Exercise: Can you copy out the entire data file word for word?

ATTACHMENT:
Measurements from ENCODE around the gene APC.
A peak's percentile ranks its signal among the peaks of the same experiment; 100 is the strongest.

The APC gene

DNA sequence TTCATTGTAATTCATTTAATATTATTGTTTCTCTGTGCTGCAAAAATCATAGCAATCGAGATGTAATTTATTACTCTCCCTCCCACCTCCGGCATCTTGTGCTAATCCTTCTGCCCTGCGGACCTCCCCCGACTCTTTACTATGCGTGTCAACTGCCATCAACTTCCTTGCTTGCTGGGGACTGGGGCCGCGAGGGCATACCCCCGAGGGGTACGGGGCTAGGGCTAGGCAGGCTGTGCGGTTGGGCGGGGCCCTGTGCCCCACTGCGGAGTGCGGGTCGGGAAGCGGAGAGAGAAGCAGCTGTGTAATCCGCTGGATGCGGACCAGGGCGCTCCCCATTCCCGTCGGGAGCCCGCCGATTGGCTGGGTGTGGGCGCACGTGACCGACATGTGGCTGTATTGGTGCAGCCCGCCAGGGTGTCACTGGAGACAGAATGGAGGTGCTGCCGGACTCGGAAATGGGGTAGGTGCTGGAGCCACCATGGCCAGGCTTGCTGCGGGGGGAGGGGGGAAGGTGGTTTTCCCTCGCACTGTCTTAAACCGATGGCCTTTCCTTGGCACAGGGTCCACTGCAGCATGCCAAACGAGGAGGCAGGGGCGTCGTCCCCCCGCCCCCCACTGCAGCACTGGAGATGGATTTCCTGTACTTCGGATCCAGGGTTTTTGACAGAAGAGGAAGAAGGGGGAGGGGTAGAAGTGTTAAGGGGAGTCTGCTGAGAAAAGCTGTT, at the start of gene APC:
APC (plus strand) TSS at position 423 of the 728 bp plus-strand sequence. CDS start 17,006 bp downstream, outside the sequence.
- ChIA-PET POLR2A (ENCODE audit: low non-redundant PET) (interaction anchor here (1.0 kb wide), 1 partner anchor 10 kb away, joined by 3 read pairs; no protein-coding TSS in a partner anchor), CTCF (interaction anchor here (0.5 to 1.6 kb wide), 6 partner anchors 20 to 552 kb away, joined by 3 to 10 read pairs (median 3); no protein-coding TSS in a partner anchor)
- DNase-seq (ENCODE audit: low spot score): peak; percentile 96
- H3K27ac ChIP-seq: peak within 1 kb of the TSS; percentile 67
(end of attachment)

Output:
Measurements from ENCODE around the gene APC.
A peak's percentile ranks its signal among the peaks of the same experiment; 100 is the strongest.

The APC gene

DNA sequence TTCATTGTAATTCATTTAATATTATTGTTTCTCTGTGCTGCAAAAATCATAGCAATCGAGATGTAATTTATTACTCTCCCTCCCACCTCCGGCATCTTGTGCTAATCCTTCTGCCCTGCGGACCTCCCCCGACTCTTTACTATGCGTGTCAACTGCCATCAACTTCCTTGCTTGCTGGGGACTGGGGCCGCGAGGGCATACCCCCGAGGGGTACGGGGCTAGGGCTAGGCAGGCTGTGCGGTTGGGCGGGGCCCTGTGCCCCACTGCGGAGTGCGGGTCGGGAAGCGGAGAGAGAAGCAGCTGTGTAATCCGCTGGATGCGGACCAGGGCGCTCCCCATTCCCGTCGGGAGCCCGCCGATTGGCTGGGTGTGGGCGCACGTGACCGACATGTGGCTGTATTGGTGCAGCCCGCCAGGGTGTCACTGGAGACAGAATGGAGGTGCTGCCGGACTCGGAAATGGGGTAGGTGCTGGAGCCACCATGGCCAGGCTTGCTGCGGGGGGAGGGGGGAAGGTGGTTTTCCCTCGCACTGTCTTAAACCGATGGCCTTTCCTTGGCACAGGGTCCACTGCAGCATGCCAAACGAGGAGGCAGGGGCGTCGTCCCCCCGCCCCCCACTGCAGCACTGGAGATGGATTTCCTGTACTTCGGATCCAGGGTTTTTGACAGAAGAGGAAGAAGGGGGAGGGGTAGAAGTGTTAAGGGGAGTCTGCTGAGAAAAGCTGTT, at the start of gene APC:
APC (plus strand) TSS at position 423 of the 728 bp plus-strand sequence. CDS start 17,006 bp downstream, outside the sequence.
- ChIA-PET POLR2A (ENCODE audit: low non-redundant PET) (interaction anchor here (1.0 kb wide), 1 partner anchor 10 kb away, joined by 3 read pairs; no protein-coding TSS in a partner anchor), CTCF (interaction anchor here (0.5 to 1.6 kb wide), 6 partner anchors 20 to 552 kb away, joined by 3 to 10 read pairs (median 3); no protein-coding TSS in a partner anchor)
- DNase-seq (ENCODE audit: low spot score): peak; percentile 96
- H3K27ac ChIP-seq: peak within 1 kb of the TSS; percentile 67